It is high time for the international community to show to those that have opened their borders, be it around South Sudan – like Ethiopia, Uganda, Sudan or Kenya – around Central African Republic – like Cameroon, Republic of Congo, Democratic Republic of Congo or Chad – or around Syria – like Jordan, Lebanon or Turkey. The international community must show these countries a much stronger solidarity and an attitude of true burden-sharing.

UN News Centre: Is there progress on the issue of resettlement in developed countries?

António Guterres: We have a very important programme of resettlement. Last year, 93,000 refugees were admitted in resettlement countries, most of them in the developed world. The biggest programmes are the USA, Canada and Australia, also several European and Latin American countries. But this is just a drop in the ocean. The number of new refugees last year was the highest since the beginning of the Rwandan genocide 20 years ago. We have 16.5 million refugees, more than 50 million people displaced by conflict and persecution inside or outside the borders of their countries. And so resettlement is very important for the people that benefit from it. They can have a much better life. It is also a symbol of solidarity that should be promoted but it is always a drop in the ocean in terms of the needs.

UN News Centre: What are the main challenges for the refugees and IDPs from Central African Republic?

Excerpts of interview with António Guterres. Credit: UN News Centre/Web TV

António Guterres: The main challenge is to find a political solution. The Central African Republic is a country where the State has practically disappeared. There is widespread insecurity and it is absolutely essential to increase the number of international forces, both military and police, to guarantee security. It’s necessary to build an embryo of a State, namely in order to be able to arrest criminals, put them on trial and in jail. At the same time, a process of mediation must be launched in all the areas where communities confront each other. There never was a religious problem in Central African Republic. Unfortunately, irresponsible politicians have triggered it. Now everything must be done to bring the society together again and create conditions for Central African Republic to able to stop the divisions and after some time to reconcile and to rebuild the State.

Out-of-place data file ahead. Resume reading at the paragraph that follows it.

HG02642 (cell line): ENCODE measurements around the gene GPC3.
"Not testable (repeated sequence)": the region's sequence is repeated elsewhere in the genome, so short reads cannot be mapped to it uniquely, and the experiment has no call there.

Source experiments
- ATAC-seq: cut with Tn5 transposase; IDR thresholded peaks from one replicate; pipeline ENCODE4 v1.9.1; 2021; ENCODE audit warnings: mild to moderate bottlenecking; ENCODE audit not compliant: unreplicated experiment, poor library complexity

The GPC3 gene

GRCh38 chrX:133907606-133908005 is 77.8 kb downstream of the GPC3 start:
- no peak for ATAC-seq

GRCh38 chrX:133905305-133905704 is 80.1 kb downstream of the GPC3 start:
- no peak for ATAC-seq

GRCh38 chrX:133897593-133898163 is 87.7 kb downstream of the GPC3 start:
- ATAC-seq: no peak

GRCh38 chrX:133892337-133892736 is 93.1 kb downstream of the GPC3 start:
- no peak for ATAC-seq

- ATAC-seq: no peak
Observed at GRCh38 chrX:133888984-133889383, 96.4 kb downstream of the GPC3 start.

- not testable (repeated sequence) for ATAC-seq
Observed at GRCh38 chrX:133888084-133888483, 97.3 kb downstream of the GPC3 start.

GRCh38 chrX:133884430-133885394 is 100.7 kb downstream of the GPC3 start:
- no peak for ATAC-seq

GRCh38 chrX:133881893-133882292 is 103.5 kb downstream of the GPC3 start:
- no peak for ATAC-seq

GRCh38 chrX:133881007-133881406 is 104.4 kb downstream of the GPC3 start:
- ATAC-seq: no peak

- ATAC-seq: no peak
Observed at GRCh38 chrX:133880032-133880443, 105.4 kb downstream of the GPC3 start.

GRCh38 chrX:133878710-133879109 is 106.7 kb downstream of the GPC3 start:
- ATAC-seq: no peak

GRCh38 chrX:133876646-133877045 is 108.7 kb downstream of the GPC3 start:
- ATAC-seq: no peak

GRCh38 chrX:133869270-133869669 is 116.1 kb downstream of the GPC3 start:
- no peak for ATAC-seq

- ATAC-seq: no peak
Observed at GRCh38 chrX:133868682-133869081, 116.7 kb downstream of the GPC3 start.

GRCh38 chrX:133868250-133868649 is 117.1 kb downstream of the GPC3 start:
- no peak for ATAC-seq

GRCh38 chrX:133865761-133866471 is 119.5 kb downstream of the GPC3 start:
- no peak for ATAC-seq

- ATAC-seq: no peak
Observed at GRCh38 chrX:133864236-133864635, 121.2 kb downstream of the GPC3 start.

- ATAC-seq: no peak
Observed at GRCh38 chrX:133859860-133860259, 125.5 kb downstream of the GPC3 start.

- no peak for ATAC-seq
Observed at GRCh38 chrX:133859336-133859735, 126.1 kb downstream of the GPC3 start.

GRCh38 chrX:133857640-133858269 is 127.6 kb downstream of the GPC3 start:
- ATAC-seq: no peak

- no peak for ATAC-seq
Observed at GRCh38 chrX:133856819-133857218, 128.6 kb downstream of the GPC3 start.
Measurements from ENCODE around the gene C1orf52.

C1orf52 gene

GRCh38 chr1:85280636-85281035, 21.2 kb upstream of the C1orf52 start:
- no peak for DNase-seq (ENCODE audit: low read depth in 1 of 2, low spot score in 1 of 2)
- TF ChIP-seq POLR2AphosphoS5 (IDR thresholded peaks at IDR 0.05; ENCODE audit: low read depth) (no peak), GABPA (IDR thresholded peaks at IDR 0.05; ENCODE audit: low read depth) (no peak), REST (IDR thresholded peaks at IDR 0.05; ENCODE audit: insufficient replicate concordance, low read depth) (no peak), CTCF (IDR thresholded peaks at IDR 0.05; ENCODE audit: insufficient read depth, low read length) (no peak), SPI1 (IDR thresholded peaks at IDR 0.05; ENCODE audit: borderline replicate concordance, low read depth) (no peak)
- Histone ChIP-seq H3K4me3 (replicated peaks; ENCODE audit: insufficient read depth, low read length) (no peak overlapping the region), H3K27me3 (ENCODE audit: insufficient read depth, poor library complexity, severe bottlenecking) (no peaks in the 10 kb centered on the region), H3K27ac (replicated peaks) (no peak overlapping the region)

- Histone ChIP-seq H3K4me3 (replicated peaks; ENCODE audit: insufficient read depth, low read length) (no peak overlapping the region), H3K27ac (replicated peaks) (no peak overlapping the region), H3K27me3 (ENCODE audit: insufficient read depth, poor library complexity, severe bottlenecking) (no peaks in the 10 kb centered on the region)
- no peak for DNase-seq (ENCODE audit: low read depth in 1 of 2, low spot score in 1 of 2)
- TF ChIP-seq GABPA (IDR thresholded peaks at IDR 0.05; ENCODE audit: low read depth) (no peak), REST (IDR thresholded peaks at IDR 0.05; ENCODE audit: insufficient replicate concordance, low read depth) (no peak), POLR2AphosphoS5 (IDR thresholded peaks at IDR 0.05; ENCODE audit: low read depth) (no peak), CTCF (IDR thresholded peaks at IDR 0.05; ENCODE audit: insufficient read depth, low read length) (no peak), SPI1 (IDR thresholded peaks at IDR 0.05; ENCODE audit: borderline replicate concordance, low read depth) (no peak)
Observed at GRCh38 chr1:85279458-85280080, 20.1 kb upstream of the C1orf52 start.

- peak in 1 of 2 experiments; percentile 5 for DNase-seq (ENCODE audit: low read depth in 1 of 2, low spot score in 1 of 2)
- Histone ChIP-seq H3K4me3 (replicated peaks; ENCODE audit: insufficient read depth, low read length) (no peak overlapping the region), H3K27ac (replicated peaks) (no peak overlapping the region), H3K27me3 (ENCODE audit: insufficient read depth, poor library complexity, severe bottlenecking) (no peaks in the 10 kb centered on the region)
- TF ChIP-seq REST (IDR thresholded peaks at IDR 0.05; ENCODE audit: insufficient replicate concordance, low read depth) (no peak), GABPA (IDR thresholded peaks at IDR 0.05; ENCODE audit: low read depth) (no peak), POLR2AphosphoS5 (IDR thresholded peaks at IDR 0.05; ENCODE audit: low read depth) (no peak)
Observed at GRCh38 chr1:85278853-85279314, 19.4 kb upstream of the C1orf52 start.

UN News Centre: In light of the tragedies that have occurred in the Mediterranean around Lampedusa, and the deficiencies in the European asylum system, what can you say of Europe’s response to refugee crises?

António Guterres: I think that there are things that need to be recognised. Operation “Mare Nostrum” by the Italian coastguard is a remarkable operation that has rescued several thousands of lives and that is a fantastic contribution to the protection of people in distress. It’s also true that namely in relation to the Syrian crisis, countries like Sweden and Germany, for instance, have exhibited remarkable examples of solidarity. But the European asylum system is dysfunctional, different from country to country… Some countries do not provide adequate levels of protection and this dysfunction is of course something that makes it difficult for some of the people in need of protection to be able to reach Europe. I think there is something fundamentally wrong when people need to put themselves in the hands of smugglers and traffickers and risk their lives perishing in the Mediterranean just to have access to a territory where they want to seek asylum.

UN News Centre: What are the main challenges facing UNHCR?

António Guterres meets a displaced Congolese family during his visit of camps in North Kivu province (December 2007). Photo: UNHCR/D. Nthengwe

António Guterres: Our main challenge is to have the capacity to respond to so many crises at the same time. We have a multiplication of new crises and at the same time old crises seem never to die. The world has shown very limited capacity to prevent wars and to solve conflicts in a timely manner. We live in a world where there is not only a lack of global governance, much less a democratic one, but where power relations have become unclear. Therefore impunity and unpredictability have become the name of the game and that is generating a number of situations of conflict that are forcing many people to flee, some crossing borders, some within the borders of their own countries, and this is putting an enormous stress not only on UNHCR but on all humanitarian organisations that try to respond.

It is absolutely essential that the international community mobilises the financial resources to allow us to do what we need to do but, at the same time, that the international community comes together to overcome contradictions and create the conditions to put a stop to this never-ending series of conflicts.